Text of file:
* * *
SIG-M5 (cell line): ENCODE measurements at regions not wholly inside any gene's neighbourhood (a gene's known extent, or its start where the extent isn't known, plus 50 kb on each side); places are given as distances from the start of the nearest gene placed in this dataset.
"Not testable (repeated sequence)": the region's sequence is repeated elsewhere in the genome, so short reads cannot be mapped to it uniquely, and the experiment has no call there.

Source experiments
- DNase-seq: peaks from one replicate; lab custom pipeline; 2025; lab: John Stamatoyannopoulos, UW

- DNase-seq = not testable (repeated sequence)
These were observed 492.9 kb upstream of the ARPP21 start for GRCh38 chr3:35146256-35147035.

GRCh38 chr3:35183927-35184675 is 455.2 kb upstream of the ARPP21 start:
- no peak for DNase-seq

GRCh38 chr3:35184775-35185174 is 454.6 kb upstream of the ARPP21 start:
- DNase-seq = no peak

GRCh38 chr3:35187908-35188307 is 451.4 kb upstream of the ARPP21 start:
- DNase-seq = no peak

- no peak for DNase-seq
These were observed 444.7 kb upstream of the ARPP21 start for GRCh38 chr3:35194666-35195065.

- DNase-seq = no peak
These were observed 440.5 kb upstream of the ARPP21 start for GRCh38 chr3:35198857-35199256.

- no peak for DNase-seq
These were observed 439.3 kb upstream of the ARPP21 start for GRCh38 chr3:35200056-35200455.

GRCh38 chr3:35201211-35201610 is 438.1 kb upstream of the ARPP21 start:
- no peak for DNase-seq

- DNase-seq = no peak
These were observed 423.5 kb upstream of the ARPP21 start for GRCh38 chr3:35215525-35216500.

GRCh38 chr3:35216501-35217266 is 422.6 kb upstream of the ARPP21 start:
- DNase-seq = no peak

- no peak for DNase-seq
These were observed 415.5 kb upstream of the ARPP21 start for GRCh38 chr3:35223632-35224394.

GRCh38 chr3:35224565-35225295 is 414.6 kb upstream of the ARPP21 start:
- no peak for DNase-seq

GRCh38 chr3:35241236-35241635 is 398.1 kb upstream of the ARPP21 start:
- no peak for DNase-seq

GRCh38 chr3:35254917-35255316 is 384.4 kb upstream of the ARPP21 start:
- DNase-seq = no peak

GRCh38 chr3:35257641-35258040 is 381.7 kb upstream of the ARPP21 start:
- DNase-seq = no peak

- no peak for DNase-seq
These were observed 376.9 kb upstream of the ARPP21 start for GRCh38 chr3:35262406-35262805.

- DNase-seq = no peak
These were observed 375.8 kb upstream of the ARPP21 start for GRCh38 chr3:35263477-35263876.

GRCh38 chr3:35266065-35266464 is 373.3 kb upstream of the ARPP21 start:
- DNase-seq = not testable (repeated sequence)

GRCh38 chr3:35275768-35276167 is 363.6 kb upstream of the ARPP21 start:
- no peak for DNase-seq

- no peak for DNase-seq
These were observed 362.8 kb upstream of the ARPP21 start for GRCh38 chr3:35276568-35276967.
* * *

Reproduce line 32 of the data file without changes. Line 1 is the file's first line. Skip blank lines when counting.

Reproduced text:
- DNase-seq = no peak